Monday, September 30, 2013

Nooks and Crannies #1

I've been wanting to start a new little series but just couldn't find the right subject, but now I think I have. So whether it lasts weeks or just a few days, here's #1 of my new series (monastic) nooks and crannies.

According to a consulted dictionary, a nook is a corner and a cranny is a crack. Eric Partridge's "Origins" (4th ed) suggests the origin of nook is Middle English nok which is also akin to the semantic group that gives us neck.

The same source suggests cranny is the diminutive of the Old French cran, meaning notch. All this suggests a cranny is more of a small notch than a crack.

If you've visited our place you may have seen this first nook and cranny or, as I would bank more on, you've walked right by it but haven't really seen it. It's tucked away in the corner of a stairway landing, next to a door leading out to our memory garden area. It has good enough light and a steady temperature in both summer and winter to make it an ideal place for keeping many plants healthy and ready for use, especially for the environment in chapel. It is a unique corner, almost a crack in the stairwell.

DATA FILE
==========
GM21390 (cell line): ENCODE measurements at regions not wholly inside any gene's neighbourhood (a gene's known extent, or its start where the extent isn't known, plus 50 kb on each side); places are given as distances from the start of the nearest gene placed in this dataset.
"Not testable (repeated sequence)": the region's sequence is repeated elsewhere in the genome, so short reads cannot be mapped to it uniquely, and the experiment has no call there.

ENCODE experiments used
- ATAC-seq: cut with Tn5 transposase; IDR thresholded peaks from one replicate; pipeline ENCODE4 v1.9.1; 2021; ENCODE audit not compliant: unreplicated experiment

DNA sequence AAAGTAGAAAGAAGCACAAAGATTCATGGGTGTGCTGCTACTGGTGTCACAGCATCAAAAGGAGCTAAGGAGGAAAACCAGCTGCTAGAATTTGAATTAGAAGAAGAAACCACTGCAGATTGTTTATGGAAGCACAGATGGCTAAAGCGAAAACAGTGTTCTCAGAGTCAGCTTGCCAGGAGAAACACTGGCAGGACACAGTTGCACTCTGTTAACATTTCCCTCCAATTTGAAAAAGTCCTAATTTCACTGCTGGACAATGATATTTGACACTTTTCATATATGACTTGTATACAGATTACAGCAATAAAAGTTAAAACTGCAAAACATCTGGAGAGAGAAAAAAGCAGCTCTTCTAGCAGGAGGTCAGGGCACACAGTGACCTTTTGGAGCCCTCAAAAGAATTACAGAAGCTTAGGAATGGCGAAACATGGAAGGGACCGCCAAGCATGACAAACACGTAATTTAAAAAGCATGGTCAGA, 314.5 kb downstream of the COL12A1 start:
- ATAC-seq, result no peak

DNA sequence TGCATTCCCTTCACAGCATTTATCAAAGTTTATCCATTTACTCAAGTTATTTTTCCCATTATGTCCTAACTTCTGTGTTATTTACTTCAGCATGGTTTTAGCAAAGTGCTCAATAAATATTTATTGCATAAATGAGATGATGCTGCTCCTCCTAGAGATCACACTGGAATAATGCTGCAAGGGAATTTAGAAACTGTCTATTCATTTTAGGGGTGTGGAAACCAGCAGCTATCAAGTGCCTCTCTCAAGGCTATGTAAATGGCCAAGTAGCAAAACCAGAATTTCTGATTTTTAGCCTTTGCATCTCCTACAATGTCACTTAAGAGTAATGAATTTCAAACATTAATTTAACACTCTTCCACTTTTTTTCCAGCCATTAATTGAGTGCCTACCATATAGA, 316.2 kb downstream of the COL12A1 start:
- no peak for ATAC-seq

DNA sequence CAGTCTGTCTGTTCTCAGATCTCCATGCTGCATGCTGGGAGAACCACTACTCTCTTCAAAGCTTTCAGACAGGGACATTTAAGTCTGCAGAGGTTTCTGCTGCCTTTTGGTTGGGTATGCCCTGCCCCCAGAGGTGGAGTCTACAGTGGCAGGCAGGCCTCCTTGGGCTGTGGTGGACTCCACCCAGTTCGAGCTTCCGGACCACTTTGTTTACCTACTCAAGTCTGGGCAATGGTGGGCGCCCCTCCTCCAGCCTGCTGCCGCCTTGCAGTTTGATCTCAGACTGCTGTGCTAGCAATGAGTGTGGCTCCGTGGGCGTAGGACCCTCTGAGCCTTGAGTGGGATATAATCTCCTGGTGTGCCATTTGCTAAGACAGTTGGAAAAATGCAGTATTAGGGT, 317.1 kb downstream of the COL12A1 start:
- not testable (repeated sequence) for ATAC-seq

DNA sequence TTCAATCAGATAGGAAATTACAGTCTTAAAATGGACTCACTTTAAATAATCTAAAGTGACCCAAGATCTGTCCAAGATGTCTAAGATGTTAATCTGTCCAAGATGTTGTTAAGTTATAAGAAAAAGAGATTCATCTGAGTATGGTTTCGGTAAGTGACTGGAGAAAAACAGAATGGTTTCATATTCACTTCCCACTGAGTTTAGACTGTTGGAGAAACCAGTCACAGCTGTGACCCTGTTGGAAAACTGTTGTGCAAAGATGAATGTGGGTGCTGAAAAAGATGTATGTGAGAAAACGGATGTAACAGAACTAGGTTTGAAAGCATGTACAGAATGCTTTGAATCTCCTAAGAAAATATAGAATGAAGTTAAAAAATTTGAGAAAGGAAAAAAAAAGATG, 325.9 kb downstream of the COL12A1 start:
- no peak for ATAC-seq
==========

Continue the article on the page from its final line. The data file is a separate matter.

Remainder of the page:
Our jubilee weekend was wonderful--guests and families all over the place but everyone seemed to be happy and to enjoy themselves tremendously. The weather cooperated miraculously, too. Here's a "cute" look at our six 2013 Jubilarians.

Thursday, September 26, 2013

Jubilee Fever

Jubilee fever is in full bloom this week as we await the Saturday celebration of our six jubilarians (on pages 16-19 here) and their 500 guests. Yes, that's what I've heard--500. I know the chapel can hold about 300 when all the additional chairs are put around and another 100 or so are going to view the chapel rituals via large screen TVs in the front parlor or Garden Room. Following the ceremony it becomes a glorious celebratory free-for-all reception, everyone talking and laughing and meeting people they haven't seen in...well, sometimes 25 or 50 years!